Stephen Marche

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Stephen Marche
Born1976 (age 46–47)
Edmonton, Alberta, Canada

Stephen Marche (/mɑːrʃ/ MARSH; born 1976)[1] is a Canadian novelist, essayist, and cultural commentator. He is an alumnus of The University of King's College[2] and of City College of New York (CUNY).[3] In 2005, he received a doctorate in early modern English drama from the University of Toronto.[4] He taught Renaissance drama at CUNY until 2007, when he resigned in order to write full-time.[5]

Career as writer[edit]

Marche is a contributing editor at Esquire, for which he writes a monthly column entitled "A Thousand Words about Our Culture". In 2011, this column was a finalist for the American Society of Magazine Editors award for columns and commentary.[6] Marche's articles also appear in The New York Times, The New Yorker, The Atlantic,[7] The Walrus, The Guardian,[8] and other publications. Marche is also a weekly contributor to CBC Radio.

Marche's novel Raymond and Hannah was published in 2005. An anthology of short stories linked by a common plot element, Shining at the Bottom of the Sea, followed in 2007.[9] How Shakespeare Changed Everything was published in 2011.[10][11] Another novel, The Hunger Of The Wolf, was published in February 2015.[12] Marche's take on the state of male–female relations in the 21st century, The Unmade Bed: The Messy Truth About Men and Women in the Twenty-First Century, was published in March 2017 with contributions from his wife.[13]

Marche wrote an opinion piece published by The New York Times on August 14, 2015, titled "The Closing of the Canadian Mind."[14] In this article he was critical of Stephen Harper, the Prime Minister of Canada, linking him with Rob Ford, former Mayor of Toronto who was involved in a crack cocaine scandal. Marche also published an opinion piece in The New York Times on November 25, 2017, titled "The Unexamined Brutality of the Male Libido,"[15] about the challenges and necessity of male engagement with feminism.

Marche wrote an essay published by The New York Times Book Review on February 26, 2023, titled "A Writer's Lament: The Better You Write, the More You Will Fail".[16] The essay discussed writing and failure and noted that "failure" is normal for writers much of the time, and that near-obsessive persevering in the face of failure to be published is the true mark of a writer. In particular, he noted that a writer may have commercial success at times, but still, their best work may be the biggest failure (perhaps only recognized after a writer has died--using Melville's Billy Budd as an example). In the last paragraph of the essay, Marche wrote: "Good writers offer advice. Great writers offer condolences."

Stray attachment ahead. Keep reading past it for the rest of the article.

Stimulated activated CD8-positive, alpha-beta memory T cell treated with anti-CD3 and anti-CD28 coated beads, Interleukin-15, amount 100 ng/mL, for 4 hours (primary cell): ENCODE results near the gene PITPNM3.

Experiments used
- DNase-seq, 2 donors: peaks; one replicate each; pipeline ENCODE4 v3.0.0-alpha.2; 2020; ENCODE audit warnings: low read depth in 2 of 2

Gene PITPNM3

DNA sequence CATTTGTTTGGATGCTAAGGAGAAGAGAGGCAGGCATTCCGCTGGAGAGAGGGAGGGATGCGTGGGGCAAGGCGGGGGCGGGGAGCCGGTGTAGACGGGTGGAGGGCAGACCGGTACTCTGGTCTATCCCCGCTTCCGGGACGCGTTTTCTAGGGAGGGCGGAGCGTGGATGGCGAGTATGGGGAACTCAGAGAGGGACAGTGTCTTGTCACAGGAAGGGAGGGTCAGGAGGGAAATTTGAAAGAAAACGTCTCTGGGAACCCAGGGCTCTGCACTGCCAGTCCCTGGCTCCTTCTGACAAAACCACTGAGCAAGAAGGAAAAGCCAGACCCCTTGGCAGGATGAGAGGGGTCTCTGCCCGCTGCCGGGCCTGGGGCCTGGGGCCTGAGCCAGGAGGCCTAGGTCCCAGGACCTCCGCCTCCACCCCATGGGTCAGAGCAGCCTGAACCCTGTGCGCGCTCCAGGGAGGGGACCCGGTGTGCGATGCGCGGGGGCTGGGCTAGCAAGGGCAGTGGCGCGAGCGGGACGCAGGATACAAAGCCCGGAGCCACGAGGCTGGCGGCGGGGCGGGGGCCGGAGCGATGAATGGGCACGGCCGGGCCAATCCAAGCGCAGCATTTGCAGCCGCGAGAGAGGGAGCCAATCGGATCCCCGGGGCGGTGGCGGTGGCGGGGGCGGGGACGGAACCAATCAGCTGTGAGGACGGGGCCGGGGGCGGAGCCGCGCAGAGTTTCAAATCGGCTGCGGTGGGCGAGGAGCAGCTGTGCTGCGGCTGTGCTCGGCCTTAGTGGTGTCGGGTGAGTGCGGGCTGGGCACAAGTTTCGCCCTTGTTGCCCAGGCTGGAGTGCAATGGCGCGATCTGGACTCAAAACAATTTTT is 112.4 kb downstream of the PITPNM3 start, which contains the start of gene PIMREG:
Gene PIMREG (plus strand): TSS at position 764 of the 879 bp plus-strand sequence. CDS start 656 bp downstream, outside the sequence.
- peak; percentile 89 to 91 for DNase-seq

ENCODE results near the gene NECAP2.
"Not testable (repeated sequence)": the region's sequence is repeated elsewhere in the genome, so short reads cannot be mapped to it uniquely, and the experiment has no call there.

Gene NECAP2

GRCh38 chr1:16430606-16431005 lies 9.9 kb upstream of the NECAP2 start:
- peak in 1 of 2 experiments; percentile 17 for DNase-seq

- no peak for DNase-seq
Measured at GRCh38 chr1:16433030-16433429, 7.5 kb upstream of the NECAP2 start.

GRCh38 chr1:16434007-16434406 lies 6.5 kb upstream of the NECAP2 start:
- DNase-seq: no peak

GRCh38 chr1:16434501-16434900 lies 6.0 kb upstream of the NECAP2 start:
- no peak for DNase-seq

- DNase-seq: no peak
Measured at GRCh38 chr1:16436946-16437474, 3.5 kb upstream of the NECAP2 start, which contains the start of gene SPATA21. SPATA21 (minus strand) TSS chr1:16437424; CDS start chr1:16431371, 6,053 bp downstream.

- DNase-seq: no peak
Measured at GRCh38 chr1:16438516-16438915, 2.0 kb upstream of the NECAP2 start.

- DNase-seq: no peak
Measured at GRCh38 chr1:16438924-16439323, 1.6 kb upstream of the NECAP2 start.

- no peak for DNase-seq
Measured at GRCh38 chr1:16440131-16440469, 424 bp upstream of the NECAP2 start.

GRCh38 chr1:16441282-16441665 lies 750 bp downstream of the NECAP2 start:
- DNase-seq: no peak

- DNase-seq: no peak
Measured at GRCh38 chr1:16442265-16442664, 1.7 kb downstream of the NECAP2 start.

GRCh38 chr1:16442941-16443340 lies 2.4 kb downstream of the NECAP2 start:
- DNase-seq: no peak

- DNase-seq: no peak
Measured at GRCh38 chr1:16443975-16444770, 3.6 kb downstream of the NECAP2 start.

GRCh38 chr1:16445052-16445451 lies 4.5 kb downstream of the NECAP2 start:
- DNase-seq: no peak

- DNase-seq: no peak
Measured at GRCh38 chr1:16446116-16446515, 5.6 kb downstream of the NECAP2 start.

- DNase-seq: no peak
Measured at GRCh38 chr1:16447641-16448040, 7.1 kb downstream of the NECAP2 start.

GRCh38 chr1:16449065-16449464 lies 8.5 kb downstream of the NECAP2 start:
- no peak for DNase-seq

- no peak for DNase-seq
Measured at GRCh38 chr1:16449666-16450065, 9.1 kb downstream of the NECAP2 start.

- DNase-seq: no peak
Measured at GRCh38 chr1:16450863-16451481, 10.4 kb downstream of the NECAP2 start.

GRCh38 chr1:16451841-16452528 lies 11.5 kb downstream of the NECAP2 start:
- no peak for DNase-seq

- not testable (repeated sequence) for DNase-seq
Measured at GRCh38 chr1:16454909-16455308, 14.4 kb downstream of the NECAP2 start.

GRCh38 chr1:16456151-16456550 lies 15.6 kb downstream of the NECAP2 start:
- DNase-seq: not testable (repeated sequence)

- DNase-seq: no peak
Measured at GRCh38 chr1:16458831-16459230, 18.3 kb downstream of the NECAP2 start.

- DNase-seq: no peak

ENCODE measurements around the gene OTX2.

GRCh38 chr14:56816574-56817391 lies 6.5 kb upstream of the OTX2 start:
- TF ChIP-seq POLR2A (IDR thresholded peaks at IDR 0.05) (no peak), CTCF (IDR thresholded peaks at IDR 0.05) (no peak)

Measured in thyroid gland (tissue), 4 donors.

Personal life[edit]

Marche is married to Sarah Fulford,[1] the former editor-in-chief of Toronto Life magazine.[17] Fulford is a daughter of Canadian journalist Robert Fulford. Marche and Fulford have a son and daughter,[18] and live in Toronto.



  • Raymond and Hannah. 2005.
  • (2015). The Hunger Of The Wolf.

Short fiction[edit]

  • (2007). Shining at the Bottom of the Sea.


  • (2011). How Shakespeare Changed Everything.
  • (2017).The Unmade Bed: The Messy Truth About Men and Women in the Twenty-First Century.
  • (2022). The Next Civil War: Dispatches from the American Future.
  • (2023) On Writing and Failure: Or, On the Peculiar Perseverance Required to Endure the Life of a Writer (Field Notes)

Essays and Reporting[edit]


  1. ^ a b Brown, Ken. "Fulford in Charge: A glimpse inside the life of Toronto Life's new editor-in-chief, Sarah Fulford". Mag World. Retrieved December 8, 2016.
  2. ^ "King's Grads Honoured at the National Magazine Awards". University of King's College. Halifax, Nova Scotia. June 14, 2011. Retrieved December 8, 2016.
  3. ^ "Academic and Non-Academic Placement by Year". University of Toronto. Retrieved December 8, 2016.
  4. ^ "Stephen Marche". Retrieved December 8, 2016.
  5. ^ "Stephen Marche". Esquire. Retrieved October 7, 2018.
  6. ^ "Home | ASME". Retrieved August 18, 2013.
  7. ^ Marche, Stephen (May 2012). "Is Facebook Making Us Lonely?". The Atlantic. Archived from the original on May 31, 2012. Retrieved December 3, 2022.
  8. ^ "Stephen Marche". the Guardian. Retrieved October 7, 2018.
  9. ^ Beha, Christopher R. (September 9, 2007). "The Lost World". The New York Times.
  10. ^ Marche, Stephen. "How Shakespeare Changed Everything". HarperCollins Canada. Archived from the original on December 20, 2016. Retrieved December 8, 2016.
  11. ^ Marche, Stephen (2011). How Shakespeare Changed Everything. Harper Perennial. ISBN 9781443406536.
  12. ^ Marche, Stephen. "The Hunger Of The Wolf". HarperCollins Canada. Retrieved December 8, 2016.
  13. ^ "The Unmade Bed". HarperCollins Canada. Retrieved December 8, 2016.
  14. ^ Marche, Stephen (August 14, 2015). "The Closing of the Canadian Mind". The New York Times. ISSN 0362-4331. Retrieved August 14, 2015.
  15. ^ Marche, Stephen (November 25, 2017). "Opinion | The Unexamined Brutality of the Male Libido". The New York Times. Retrieved October 7, 2018.
  16. ^ A Writer's Lament: The Better You Write, the More You Will Fail by Stephen Marche, New York Times Book Review, 2/26/2023
  17. ^ "About Us". Toronto Life. Retrieved December 8, 2016.
  18. ^ Marche, Stephen (November 30, 2016). "The Obama Years". Los Angeles Review of Books. Retrieved December 8, 2016.

External links[edit]